As one of Elaine Kalman Naves’ characters in her new novel The Book of Faith observes: any resemblance to real persons, living or dead, is coincidental.
But anyone with a solid knowledge of the Montreal Jewish community will be titillated as they race through the pages to see the people they think they recognize.
It’s fiction, of course, and a great read even without an insider’s knowledge.
The Book of Faith (Linda Leith Publishing) is Kalman Naves’ debut novel, a departure from her non-fiction writing, which includes two memoirs, journalism, and radio documentary making. It’s clear she has drawn much from her own and her acquaintances’ life experiences, and had a lot of fun doing so.
While The Book of Faith has its satirical side, it also takes on weighty issues: female friendship, synagogue politics, the lingering effects of the Holocaust, immigration, marital discord, identity, secrets, mortality, inter-denominational rivalry – and that’s not an exhaustive inventory.
The author has a keen eye for personality types and a deft hand in making them real for readers.
The story opens in 1998 and ends early in the new millennium. Faith Rabinovitch, Rhoda Kaplansky and Erica Molnar are middle-aged women and intimate friends, especially the first two.
Faith, a child therapist and daughter of European parents, is president of Congregation Emunath (Hebrew for faith), a Reconstructionist synagogue, which just like Montreal’s is located in up-scale Hampstead. She’s the most grounded, happily married and the linchpin of the trio.
Rhoda is a teacher who comes from a well-off but troubled Westmount family and whose own marriage is a bit rocky.
Erica, born in Hungary to Holocaust survivors, is a literary columnist for the Gazette (Kalman Naves was born in Budapest in 1947 to survivor parents, and had the same job).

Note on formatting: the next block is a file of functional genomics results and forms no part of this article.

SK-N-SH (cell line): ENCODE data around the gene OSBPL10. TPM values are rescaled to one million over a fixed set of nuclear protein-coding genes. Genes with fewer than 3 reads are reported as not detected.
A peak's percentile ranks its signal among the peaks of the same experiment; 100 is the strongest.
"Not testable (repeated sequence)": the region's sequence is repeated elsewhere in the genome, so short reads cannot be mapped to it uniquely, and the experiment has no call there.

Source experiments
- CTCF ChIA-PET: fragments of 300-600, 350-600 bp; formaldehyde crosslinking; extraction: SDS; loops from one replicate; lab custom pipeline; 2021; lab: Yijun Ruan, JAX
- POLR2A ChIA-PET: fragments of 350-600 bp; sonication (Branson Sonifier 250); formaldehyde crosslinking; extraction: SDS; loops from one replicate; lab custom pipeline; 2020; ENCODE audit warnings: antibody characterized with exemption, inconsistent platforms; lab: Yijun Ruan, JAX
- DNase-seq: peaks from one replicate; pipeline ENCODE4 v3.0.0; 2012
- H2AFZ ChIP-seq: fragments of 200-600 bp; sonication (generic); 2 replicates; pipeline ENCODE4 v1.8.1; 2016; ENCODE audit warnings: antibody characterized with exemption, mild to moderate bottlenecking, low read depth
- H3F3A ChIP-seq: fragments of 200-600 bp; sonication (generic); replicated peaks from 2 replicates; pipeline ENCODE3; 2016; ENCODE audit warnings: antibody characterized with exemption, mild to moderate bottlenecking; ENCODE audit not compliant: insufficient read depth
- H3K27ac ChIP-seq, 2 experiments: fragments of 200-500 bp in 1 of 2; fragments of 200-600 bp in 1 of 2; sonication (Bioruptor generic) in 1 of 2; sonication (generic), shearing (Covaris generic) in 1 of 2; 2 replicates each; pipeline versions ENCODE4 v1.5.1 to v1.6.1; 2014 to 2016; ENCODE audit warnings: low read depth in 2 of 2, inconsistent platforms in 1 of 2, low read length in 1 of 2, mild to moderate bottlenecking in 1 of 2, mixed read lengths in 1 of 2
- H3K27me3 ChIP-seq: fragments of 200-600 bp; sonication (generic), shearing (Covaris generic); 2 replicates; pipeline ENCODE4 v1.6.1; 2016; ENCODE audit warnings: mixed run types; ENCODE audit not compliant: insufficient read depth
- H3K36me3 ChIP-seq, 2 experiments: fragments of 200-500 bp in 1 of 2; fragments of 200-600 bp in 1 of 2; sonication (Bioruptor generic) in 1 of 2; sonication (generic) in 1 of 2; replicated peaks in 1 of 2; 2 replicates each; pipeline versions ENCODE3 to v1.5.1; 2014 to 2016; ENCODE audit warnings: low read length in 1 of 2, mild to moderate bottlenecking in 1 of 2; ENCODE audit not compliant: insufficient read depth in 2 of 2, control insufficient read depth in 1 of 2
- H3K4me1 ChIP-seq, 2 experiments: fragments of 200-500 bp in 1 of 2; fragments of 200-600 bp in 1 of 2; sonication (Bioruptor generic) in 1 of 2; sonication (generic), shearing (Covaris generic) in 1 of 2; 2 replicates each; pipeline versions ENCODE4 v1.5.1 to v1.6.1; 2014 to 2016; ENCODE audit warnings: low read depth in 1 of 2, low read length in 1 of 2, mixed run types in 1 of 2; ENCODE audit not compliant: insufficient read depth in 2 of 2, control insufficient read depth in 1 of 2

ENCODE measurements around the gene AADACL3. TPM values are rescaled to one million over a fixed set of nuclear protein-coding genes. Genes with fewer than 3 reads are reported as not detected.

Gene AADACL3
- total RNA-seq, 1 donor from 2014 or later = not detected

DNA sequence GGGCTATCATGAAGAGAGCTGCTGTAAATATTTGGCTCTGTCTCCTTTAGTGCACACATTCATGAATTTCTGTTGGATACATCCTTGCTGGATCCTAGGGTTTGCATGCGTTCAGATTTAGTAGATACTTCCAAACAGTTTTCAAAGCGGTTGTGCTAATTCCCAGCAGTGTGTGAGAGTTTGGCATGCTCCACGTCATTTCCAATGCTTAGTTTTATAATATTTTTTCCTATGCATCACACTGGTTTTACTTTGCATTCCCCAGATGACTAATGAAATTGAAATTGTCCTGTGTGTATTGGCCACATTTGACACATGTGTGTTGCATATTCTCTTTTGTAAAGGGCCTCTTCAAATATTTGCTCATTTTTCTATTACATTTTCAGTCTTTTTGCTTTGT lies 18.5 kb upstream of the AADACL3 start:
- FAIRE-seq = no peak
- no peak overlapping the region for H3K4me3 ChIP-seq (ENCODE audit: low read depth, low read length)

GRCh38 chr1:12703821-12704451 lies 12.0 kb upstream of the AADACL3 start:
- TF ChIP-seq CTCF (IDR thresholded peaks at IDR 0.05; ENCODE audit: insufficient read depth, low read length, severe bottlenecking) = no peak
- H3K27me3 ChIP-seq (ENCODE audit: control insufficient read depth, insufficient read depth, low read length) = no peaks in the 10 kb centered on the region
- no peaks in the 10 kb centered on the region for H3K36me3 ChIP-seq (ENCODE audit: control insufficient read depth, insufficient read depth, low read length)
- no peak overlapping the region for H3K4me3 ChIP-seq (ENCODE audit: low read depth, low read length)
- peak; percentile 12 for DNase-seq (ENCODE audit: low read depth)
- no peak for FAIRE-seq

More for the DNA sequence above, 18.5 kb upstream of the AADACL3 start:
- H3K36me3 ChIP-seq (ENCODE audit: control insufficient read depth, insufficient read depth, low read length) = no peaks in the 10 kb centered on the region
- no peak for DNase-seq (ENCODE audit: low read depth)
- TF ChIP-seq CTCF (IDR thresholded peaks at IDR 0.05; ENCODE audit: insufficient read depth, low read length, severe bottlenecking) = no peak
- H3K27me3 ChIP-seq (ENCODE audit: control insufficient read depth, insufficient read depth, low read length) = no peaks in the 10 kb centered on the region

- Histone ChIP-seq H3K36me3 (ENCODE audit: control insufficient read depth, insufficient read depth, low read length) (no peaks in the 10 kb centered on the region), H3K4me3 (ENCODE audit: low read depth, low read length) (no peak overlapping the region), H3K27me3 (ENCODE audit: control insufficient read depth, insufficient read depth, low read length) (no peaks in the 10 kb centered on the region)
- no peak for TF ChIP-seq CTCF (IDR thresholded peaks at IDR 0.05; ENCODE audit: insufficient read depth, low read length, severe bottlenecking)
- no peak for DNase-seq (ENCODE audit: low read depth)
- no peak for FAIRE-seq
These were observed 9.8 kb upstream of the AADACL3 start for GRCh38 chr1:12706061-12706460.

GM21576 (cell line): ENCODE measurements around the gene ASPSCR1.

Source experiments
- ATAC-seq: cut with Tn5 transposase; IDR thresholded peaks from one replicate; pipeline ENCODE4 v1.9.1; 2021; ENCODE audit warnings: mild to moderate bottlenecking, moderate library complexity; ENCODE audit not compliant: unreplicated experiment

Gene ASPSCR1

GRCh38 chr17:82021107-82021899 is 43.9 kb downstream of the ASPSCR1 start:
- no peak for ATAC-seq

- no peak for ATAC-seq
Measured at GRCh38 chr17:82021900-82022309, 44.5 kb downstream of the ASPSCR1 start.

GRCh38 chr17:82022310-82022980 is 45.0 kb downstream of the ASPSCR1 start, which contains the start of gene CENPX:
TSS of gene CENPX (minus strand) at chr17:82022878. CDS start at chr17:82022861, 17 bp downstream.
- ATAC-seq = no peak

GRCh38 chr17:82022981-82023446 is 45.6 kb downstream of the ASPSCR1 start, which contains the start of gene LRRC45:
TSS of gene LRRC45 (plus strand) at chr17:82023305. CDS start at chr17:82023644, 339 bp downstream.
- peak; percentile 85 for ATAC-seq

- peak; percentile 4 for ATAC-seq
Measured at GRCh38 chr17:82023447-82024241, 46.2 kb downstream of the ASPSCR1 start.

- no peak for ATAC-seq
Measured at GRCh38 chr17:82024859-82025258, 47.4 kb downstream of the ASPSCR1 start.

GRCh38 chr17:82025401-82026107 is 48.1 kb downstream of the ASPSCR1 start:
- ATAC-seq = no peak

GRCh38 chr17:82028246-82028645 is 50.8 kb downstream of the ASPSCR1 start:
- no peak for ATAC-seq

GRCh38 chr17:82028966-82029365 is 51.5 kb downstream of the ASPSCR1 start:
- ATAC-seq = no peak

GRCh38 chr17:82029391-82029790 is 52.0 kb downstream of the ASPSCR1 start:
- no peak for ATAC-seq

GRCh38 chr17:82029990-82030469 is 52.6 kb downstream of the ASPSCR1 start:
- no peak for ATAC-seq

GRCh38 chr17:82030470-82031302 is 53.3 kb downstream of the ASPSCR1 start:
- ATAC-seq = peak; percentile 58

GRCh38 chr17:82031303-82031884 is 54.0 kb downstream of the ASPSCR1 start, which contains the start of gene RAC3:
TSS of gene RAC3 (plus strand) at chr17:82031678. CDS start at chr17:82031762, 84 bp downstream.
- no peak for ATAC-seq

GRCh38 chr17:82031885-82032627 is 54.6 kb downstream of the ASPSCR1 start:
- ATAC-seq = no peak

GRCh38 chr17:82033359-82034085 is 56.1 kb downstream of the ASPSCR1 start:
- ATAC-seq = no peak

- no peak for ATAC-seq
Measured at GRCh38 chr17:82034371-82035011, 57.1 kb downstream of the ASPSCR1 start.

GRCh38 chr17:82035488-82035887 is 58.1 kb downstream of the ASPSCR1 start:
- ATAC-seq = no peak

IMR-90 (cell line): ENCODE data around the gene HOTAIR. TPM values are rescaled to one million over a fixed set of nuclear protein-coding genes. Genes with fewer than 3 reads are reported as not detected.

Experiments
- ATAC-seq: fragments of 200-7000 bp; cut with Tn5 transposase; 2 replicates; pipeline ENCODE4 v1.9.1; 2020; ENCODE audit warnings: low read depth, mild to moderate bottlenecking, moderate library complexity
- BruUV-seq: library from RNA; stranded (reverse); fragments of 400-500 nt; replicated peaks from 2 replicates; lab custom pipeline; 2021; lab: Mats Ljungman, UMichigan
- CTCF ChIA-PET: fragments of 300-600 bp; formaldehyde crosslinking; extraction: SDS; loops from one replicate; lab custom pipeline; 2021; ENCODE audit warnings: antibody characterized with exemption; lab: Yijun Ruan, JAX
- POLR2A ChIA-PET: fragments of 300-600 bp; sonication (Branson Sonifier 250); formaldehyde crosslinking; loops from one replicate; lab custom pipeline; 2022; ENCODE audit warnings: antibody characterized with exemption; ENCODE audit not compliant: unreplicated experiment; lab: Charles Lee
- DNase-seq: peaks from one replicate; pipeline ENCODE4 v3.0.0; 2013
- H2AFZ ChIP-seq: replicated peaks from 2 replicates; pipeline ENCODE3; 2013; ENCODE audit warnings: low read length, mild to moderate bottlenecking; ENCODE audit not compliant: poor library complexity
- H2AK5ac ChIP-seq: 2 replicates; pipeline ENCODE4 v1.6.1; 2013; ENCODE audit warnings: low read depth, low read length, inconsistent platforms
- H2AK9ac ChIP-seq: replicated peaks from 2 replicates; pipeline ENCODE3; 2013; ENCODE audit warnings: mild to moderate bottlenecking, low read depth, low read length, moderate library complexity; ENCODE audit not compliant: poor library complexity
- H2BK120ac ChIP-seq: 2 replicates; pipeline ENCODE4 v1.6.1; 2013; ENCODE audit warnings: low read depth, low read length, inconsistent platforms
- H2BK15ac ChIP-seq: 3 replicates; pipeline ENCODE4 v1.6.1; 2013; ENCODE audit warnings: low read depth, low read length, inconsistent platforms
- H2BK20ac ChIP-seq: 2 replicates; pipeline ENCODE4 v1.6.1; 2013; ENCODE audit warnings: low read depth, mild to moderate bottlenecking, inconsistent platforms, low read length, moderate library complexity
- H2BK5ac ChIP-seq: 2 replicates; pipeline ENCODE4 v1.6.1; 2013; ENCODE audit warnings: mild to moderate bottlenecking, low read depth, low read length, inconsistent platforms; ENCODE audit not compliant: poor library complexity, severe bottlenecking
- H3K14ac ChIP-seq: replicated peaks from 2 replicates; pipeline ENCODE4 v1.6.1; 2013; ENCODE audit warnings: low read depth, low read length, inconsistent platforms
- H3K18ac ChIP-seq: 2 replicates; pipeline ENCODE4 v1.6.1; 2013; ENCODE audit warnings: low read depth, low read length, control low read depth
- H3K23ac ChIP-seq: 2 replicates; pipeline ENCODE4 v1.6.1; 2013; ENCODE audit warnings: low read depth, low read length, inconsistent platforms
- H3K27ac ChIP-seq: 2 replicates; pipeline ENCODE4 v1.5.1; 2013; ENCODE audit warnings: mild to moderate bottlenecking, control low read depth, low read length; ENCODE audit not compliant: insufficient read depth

After the war, Erica’s doctor parents eschewed Judaism and became Christians, warning their two daughters never to tell anyone of their heritage.
Erica, as a young woman, converted to Judaism and perhaps has the truest faith of the trio, but still takes a detached view of Montreal’s tight-knit Jewish community. She is currently separated from her previously Orthodox husband and looking for love in all the wrong places – with a synagogue officer with a weakness for a certain vice and with her non-Jewish editor.
She has also had a health scare.
The novel opens with a funeral – someone is going to die soon, we know. Not to give too much away, but this death is sudden and shatters everyone’s faith in the order of things.
There are two main sub-plots in this fast-paced tale. In the first, Erica reluctantly agrees to write the memoir of a wealthy survivor member of Congregation Emunath, the boorish Melly Darwin. The former Melech Meyer Wiener from a Polish town wants to be immortalized as a hero; Erica is too faithful to the truth to oblige.
Kalman Naves’ portrayal of this self-made man and his crass wife, Bubbles, and their adult children is priceless.
The second sub-plot is Rabbi Nate Kaufman’s relentless campaign to build a new, grander synagogue to replace Congregation Emunath’s unpretentious house of worship. He needs $5 million-plus to erect the Jerusalem stone monument he envisions, and privately believes it is his due at this point in his career.
The membership is not so ready to cough up the money, even those few with the means, despite his eloquent imploring. To Rabbi Kaufman’s consternation, an ultra-Orthodox group constructs a temple worthy of Solomon across the street. (Remember, this is all fiction.)
Kalman Naves has done a commendable job of evoking what it was like to be Jewish in Montreal at the turn of the 21st century. She also reminds readers of whatever faith, or lack of it, of the randomness of our existence and how fleeting it is.